Imagine, if you will, a biography of Shakespeare written by someone who, though perfectly competent to write historical biography, is by profession a theatre director. You'd get the normal biographical details, but also a fascinating slant provided by this area of expertise – in this time period we see comedies with two heroines, one tall, one short, so he's clearly got two boy actors of that description; from these lines we see that pocket-watches are coming into fashion: even the Globe is named for the new interest in world travel.
This is what happens when a conductor writes a biography of Handel. It focuses very much on his music, but not in the way a musicologist might; she is far more interested in how it gets staged, sung and received by the public. The extent to which Handel's writing, especially in his operas, was shaped by the availability of particular singers and what they could and could not do comes across very clearly; he seems to have been brilliant at showcasing the strengths of a singer or concealing their failings, as occasion demanded. Indeed he was basically a pretty good boss, who nurtured and believed in the talents of his staff: true, he was capable of dragging an un-co-operative soprano over to a first-floor window and threatening to throw her out, but when she squandered her vast earnings he was equally capable of helping her with a benefit concert. Handel did not like to waste money (he lived simply and got out of the South Sea Bubble well before the crash) but he was unfailingly generous to those in need and did a great deal of free work for the Foundling Hospital.
The London of Handel's era must have been a fascinating place; obviously in this book the facets of it that are thrown into focus are those that impinged most on Handel's career. This means the goings-on in the Hanoverian royal family, whose commissions for coronation odes, wedding marches and other celebratory music, not to mention a regular pension, provided much of his bread and butter, and the progress of the English musical world in his time. The resentment against the fact that opera was sung in Italian was clearly remarkably bitter, given that the practice then was, at what must have been considerable expense, to provide libretti in both English and Italian for the audience so that they could follow the plot. In fact, they probably understood more than I ever did in my opera-going days, for I could seldom make out what the Operatic Voice was saying even when it did speak English.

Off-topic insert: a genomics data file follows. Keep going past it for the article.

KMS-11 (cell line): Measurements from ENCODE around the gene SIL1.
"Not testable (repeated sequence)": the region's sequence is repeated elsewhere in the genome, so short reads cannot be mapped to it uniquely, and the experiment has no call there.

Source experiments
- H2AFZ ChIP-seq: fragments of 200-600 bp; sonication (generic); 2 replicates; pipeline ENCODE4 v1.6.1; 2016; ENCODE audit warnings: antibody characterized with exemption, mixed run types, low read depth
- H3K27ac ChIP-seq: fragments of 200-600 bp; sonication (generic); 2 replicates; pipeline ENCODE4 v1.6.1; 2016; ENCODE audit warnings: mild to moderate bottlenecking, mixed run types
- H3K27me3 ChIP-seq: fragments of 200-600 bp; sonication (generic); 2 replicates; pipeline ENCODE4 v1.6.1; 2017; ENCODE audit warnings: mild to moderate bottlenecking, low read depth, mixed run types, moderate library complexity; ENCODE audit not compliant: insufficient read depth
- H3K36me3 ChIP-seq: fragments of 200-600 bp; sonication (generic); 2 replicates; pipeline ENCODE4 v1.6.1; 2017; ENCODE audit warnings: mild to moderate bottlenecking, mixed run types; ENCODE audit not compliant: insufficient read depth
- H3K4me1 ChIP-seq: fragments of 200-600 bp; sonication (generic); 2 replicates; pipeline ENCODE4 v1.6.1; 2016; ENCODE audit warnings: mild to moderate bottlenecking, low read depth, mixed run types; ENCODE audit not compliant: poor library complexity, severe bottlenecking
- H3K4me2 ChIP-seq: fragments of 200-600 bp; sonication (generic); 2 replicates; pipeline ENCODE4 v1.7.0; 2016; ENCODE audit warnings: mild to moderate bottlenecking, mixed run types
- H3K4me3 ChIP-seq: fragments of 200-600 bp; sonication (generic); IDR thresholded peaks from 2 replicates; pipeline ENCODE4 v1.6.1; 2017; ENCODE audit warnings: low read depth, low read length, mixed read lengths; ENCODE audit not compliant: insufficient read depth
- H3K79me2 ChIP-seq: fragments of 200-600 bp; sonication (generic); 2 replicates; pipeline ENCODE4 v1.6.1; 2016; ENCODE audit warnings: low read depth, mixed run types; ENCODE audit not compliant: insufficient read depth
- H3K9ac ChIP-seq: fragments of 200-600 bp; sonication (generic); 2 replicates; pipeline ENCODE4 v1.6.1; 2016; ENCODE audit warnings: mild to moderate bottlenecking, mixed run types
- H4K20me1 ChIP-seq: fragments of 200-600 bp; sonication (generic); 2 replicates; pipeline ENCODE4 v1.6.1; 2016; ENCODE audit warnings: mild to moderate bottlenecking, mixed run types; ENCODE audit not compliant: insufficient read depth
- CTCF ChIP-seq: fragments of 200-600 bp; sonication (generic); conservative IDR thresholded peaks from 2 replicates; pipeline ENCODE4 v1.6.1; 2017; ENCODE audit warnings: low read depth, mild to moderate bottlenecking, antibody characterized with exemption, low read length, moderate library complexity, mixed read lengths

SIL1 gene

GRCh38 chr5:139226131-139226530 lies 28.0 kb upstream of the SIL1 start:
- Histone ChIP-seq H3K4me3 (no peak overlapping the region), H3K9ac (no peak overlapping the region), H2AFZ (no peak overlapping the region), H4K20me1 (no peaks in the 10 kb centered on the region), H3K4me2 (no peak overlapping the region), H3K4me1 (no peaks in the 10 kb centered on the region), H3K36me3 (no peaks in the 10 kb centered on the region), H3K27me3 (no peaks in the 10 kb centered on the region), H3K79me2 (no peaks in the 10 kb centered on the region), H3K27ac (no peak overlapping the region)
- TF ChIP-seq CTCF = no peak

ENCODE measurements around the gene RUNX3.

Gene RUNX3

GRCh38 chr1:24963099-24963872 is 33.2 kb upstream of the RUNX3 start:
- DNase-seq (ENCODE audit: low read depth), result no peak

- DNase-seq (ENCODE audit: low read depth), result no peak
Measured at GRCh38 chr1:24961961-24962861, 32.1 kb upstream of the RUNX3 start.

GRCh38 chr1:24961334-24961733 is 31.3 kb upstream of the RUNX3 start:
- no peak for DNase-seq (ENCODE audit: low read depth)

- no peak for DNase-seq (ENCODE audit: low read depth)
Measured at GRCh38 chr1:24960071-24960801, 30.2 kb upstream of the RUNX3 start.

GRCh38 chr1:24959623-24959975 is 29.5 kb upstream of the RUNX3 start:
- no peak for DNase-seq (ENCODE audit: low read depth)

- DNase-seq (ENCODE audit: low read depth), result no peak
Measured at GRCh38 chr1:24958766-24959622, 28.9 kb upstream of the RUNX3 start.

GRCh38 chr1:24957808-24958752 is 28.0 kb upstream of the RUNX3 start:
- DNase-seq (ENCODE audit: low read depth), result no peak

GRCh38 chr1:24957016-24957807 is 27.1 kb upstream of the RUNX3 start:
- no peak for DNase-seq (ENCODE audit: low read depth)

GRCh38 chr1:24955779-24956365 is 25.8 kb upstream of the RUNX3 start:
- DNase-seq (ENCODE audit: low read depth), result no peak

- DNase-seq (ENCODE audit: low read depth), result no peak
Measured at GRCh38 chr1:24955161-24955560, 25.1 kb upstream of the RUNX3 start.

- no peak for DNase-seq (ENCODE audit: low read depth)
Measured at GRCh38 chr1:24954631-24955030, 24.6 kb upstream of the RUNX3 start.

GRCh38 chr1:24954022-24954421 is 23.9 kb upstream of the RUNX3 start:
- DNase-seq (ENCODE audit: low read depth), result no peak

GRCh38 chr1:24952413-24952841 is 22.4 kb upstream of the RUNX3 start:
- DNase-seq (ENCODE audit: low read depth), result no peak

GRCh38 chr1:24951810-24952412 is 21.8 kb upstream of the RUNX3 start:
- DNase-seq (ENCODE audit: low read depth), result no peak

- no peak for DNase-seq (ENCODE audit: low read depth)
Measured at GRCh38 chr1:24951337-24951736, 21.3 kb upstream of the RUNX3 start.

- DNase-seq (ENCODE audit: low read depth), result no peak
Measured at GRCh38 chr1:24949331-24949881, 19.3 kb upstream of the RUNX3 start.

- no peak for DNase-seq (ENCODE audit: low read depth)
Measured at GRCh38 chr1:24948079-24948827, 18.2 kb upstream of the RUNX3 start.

Though Handel's character in itself may not be the main focus, it comes across as well via his working life as by any other means: gruff, plain-spoken, kind, but above all absolutely driven when it came to his music. The man's work rate and output were phenomenal; his singers and musicians must have been exhausted by the end of each season but he seems to have been able to keep up this rate with no loss of quality.
This biography may not be so rich in anecdote as some of Handel that I have read, but two which, because of their musical connections, do make it in are unforgettable. One concerns the triumphant first performance of Messiah in Dublin, which was nearly hindered when the Dean of St Patrick's, whose singers were to take part, suddenly objected. This Dean was none other than Jonathan Swift, already showing signs of the dementia that would soon kill him. Luckily the Chapter had noticed the signs too, and quietly shelved his orders.
The second is the work Handel was engaged on when his sight finally failed: Jephtha, with its airs "Welcome as the cheerful light", "Therefore, tomorrow's dawn" and the one during which he laid down his pen, with a note that he was unable to go on due to his weakening eyes; "How dark, O Lord, are thy decrees, all hid from mortal sight".